Is the BFI extant or has it been demolished and levelled?

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Hunsdon 04 Mar 2009 19:01 #7

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I will take measurements this weekend Peter.
The fuel store, well I would say demolished & levelled. I have not seen what one should look like apart from Matching airfields store, but that could well have been a different kettle of fish. I do know it had an underground tank but what was above ground is a mystery to me. Anyone have pictures for a guide?

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Hunsdon 05 Mar 2009 06:45 #8

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I thought that they might be demolition chambers ripped out and dumped when the BFI was levelled and the tanks removed for scrap.

WW2 Bulk Aviation (Petrol) installations on military airfields were liable to demolition in the event of invasion to deny the enemy the fuel.

The scheme involved sinking a vertical chamber (pit) adjacent to the end of each tank (a large diameter concrete pipe section was ideal) and then a (lined) heading to the face of the (steel) tank at 90 degrees. In the event of an invasion threat, an explosive cutting charge (guncotton slab, plastic explosive or similar) would be placed on the face of the tank and the fuze brought back into the pit. A cratering charge (anything available such as blasting explosive or even aircraft bombs would be dumped in the pit and connected to the explosive train. Separately was laid a 'fougasse' an incendiary charge something like a Molotov Cocktail fuzed to fire a second or two after the main charge.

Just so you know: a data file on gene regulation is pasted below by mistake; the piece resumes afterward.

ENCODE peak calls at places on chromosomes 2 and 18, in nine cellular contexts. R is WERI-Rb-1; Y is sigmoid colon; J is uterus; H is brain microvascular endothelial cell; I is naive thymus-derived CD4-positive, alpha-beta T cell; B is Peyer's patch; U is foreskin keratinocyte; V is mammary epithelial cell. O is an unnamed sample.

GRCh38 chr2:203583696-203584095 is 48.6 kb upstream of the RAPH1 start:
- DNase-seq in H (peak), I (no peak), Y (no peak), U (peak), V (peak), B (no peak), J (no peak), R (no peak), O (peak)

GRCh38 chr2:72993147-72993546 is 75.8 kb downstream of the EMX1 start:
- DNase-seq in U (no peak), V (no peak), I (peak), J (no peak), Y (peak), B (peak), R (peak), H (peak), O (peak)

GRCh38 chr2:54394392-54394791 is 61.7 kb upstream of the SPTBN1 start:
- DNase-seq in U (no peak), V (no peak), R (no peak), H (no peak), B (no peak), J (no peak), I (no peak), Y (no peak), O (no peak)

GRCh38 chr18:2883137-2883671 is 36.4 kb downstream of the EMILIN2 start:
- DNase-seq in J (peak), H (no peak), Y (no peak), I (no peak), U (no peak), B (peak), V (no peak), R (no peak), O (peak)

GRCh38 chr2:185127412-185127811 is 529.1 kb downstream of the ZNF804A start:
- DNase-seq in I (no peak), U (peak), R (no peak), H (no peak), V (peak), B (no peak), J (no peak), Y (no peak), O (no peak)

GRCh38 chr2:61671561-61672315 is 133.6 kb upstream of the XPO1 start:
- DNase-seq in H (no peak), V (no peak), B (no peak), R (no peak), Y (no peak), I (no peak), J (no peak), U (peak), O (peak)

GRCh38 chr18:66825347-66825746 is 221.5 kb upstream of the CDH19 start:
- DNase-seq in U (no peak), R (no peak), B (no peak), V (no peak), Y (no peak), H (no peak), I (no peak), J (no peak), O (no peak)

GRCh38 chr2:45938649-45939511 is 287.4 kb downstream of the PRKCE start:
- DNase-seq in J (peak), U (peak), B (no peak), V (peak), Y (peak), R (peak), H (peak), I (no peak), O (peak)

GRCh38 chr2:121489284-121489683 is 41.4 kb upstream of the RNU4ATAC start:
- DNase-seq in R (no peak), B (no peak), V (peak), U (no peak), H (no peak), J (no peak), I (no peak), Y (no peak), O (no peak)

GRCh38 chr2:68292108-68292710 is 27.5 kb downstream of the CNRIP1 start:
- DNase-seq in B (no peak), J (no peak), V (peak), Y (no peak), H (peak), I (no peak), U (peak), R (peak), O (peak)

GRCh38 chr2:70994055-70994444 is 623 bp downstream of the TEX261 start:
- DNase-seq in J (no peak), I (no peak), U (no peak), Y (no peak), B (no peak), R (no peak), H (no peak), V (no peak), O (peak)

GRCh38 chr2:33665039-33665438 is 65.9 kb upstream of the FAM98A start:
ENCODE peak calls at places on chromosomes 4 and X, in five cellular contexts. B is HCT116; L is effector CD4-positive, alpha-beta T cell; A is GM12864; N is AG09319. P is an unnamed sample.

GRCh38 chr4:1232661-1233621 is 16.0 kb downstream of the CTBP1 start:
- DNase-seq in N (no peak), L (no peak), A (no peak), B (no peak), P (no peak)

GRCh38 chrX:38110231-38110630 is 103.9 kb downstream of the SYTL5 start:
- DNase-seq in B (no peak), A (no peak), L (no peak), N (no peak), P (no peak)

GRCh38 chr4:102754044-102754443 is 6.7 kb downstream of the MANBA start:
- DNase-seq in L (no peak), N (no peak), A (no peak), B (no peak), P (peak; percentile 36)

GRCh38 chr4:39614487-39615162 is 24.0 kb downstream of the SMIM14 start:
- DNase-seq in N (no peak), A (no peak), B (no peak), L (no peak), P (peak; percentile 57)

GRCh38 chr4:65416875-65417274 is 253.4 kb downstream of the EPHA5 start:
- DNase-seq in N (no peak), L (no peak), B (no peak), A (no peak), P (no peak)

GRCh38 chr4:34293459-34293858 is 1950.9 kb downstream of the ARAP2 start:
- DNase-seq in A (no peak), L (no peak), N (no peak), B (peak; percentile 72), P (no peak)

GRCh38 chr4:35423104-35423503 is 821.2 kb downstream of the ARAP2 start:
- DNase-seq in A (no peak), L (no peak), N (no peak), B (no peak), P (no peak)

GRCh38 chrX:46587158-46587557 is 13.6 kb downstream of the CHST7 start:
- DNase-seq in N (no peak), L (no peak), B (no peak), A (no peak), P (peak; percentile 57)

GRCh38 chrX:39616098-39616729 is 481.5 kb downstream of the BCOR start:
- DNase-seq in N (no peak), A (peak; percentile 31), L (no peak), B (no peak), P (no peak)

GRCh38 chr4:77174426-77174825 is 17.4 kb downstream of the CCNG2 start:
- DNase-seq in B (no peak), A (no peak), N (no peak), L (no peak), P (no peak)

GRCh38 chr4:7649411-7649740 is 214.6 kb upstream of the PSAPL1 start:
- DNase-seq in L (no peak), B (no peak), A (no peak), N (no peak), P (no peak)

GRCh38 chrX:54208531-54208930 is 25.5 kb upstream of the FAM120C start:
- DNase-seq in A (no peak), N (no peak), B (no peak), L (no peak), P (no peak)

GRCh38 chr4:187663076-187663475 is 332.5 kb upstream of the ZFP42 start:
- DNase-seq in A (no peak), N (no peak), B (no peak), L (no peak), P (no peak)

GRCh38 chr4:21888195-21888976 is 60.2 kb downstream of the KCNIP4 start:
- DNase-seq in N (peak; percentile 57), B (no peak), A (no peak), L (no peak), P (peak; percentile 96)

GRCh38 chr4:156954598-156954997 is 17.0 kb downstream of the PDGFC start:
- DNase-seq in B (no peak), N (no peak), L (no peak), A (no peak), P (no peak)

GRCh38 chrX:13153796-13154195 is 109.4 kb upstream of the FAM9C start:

Most BFIs built during the war were around 72,000 gallon (UK) capacity with six tanks all of which would be 'charged' separately. The object was to cut open the tank at the same time blowing a large crater into which the fuel would flow. The fougasse fired and ignited the fuel.

During my RAF Bomb Disposal days I looked at dozens of BFIs on many airfields and noted different methods of providing the pit and the heading. Some pits were large enough for a man to climb into, others much smaller and shallower. Only one contained any explosives and that was a 2" HE Mortar Bomb in the header section most likley just dumped there rather than part of a demo charge.

However, your images may show something completely different; just a thought.

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Hunsdon 12 Apr 2009 15:32 #9

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A few more gems from todays foray.

N03 Dispersed site (Sergeants)
Latrine and drying room.



Latrine remains.



Barrack hut bases.



Found this on site..


Stanton Shelter.


From another nearby dispersed site and previously out of bounds are these BCF Barrack huts.
First time I have ever laid my eyes on these particular huts, not knowing of their existance on that site before a couple of months or so ago.

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Last Edit: by stevie.

Hunsdon 14 Apr 2009 19:16 #10

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Peter,
These round structures are 41 inches in diameter. The internal diameter of the hole is 21 inches wide.
Still no clue as to what they are! :D